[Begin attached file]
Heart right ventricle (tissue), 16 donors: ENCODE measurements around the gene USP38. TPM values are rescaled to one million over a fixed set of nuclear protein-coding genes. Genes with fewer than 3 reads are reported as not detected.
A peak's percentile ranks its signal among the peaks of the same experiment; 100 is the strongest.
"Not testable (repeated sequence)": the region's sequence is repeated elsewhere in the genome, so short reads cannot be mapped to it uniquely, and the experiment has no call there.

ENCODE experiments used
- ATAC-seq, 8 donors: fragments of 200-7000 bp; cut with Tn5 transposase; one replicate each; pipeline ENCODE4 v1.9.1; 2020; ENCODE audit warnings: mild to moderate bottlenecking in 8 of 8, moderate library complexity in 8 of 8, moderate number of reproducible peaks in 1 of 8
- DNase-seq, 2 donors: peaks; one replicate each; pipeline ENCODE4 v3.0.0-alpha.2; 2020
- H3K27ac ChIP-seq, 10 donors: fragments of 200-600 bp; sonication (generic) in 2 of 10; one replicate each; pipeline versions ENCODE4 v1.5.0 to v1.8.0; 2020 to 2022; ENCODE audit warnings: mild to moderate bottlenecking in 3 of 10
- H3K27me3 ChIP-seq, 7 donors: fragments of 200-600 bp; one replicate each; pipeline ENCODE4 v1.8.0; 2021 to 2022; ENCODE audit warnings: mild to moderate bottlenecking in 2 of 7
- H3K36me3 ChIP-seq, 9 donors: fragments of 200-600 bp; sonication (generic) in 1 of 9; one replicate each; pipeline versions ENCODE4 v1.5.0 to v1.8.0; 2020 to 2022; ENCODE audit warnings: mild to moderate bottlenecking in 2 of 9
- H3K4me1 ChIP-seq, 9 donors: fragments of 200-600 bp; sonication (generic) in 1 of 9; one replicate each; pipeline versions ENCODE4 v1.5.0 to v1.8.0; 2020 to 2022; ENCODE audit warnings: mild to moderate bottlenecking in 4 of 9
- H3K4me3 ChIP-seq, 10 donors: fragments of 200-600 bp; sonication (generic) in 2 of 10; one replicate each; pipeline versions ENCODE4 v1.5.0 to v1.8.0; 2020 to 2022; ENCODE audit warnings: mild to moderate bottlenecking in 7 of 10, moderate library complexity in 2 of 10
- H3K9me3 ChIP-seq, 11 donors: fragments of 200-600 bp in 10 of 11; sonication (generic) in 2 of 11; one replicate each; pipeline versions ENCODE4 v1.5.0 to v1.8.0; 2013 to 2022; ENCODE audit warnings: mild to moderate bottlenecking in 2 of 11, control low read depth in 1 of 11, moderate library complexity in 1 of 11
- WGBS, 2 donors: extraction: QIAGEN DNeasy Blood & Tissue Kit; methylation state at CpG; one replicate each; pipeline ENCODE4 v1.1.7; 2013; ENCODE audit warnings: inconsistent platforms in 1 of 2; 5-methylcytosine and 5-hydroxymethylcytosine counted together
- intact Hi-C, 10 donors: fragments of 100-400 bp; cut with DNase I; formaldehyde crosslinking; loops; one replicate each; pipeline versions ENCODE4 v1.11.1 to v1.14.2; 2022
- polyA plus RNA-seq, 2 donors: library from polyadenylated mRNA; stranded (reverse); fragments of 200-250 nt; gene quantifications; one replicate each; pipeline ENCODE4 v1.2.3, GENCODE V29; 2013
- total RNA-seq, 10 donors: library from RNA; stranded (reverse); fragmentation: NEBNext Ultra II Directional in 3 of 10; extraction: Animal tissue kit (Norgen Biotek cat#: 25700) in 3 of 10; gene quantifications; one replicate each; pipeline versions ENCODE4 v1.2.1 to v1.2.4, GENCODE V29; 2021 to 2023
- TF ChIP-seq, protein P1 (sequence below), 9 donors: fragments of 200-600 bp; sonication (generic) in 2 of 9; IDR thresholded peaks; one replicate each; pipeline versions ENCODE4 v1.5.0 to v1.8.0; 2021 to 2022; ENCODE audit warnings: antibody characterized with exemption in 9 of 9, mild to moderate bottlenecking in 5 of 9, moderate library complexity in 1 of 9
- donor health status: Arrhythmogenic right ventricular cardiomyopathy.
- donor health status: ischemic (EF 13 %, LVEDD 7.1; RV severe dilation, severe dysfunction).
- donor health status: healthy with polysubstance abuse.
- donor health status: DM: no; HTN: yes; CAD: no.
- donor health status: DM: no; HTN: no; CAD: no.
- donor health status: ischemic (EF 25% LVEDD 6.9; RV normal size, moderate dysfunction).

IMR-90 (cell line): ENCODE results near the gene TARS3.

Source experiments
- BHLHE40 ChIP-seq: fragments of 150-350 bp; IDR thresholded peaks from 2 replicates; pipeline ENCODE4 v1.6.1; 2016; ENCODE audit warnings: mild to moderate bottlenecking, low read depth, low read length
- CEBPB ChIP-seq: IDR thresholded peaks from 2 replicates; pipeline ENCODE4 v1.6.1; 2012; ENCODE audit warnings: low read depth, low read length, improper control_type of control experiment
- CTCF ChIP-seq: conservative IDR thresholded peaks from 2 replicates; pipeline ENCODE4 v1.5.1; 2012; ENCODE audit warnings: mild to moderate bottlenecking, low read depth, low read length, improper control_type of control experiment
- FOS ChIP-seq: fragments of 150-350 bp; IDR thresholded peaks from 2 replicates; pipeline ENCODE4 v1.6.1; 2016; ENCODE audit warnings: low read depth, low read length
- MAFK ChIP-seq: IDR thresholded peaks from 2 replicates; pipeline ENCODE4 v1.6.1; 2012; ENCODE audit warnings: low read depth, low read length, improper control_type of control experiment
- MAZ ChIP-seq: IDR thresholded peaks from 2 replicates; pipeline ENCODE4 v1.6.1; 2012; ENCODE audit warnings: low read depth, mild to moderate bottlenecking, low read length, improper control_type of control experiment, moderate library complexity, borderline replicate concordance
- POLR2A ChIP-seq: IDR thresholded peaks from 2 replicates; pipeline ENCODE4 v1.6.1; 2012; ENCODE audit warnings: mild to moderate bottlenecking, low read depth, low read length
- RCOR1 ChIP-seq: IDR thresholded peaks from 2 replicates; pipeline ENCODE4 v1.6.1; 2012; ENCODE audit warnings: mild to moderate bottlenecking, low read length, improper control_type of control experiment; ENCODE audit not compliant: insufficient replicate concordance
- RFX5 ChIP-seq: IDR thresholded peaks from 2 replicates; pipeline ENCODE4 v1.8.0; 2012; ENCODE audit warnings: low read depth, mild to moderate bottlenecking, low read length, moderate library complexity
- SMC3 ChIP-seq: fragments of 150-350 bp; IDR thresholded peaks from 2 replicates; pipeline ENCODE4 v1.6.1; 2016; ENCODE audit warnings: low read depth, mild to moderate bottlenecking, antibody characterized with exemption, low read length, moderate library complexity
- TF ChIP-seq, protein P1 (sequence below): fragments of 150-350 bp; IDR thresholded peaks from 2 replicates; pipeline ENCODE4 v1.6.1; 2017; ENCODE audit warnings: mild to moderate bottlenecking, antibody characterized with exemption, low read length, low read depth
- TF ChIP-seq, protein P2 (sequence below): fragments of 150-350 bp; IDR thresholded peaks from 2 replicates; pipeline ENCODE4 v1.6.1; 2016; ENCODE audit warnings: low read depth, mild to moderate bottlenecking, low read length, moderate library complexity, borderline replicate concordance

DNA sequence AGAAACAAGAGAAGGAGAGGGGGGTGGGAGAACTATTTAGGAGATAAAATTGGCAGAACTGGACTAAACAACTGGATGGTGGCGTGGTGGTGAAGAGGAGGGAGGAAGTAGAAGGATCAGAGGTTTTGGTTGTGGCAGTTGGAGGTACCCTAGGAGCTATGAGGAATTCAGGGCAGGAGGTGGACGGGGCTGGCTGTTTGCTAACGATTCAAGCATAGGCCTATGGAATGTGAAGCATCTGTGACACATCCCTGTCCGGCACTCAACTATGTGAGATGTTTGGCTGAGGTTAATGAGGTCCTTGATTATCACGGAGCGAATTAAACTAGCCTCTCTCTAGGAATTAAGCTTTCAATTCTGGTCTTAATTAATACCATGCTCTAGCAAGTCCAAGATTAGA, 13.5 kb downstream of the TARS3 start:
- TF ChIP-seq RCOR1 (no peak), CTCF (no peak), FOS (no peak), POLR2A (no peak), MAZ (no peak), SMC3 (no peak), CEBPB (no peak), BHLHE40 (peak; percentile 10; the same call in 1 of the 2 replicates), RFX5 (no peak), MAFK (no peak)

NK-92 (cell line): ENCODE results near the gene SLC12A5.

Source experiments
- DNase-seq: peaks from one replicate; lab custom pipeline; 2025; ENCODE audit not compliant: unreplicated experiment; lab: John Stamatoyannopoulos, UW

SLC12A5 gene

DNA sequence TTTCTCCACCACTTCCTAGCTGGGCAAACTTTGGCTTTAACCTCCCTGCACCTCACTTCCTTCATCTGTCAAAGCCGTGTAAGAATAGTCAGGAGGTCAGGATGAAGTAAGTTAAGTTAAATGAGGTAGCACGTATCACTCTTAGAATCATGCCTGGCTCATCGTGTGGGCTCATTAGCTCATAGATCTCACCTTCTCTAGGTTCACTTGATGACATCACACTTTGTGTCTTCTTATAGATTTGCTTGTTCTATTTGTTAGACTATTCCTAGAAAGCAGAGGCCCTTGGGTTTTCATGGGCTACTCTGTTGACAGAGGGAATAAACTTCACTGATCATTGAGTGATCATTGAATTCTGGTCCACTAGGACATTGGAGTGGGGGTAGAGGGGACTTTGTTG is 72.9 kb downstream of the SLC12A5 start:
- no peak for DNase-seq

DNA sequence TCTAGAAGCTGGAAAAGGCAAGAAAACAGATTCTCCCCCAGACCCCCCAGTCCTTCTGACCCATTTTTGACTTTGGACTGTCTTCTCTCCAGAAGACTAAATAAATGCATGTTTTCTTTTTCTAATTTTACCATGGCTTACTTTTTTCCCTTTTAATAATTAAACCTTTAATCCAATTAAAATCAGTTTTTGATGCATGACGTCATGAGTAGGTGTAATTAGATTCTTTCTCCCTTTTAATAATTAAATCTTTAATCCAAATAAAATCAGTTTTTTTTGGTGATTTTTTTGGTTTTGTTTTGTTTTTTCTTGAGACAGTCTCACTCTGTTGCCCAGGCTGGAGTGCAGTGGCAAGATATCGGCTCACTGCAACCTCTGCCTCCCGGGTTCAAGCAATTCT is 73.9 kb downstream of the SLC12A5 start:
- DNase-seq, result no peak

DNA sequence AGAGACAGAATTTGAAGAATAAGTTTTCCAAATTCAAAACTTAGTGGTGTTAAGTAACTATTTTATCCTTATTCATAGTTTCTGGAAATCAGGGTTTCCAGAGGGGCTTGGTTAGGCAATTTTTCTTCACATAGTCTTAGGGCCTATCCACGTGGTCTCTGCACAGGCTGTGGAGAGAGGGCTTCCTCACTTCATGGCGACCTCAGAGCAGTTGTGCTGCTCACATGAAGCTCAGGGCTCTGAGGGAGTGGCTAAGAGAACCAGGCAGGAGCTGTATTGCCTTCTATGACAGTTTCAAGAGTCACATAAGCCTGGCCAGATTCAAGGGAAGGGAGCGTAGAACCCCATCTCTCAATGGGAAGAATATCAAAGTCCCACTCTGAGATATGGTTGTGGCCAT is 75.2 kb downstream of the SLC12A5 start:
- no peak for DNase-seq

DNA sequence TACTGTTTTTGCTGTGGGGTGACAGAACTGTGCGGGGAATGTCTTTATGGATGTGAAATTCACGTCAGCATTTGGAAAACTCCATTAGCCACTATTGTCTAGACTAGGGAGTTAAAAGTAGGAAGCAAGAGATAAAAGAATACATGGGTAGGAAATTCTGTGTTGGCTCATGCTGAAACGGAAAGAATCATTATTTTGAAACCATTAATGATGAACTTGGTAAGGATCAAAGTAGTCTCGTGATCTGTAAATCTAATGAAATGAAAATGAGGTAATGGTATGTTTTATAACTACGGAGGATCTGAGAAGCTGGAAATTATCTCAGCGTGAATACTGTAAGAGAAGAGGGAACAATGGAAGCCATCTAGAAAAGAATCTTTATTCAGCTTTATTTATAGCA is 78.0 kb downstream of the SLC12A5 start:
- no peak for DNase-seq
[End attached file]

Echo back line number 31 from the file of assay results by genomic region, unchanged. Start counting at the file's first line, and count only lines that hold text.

- MAZ ChIP-seq: IDR thresholded peaks from 2 replicates; pipeline ENCODE4 v1.6.1; 2012; ENCODE audit warnings: low read depth, mild to moderate bottlenecking, low read length, improper control_type of control experiment, moderate library complexity, borderline replicate concordance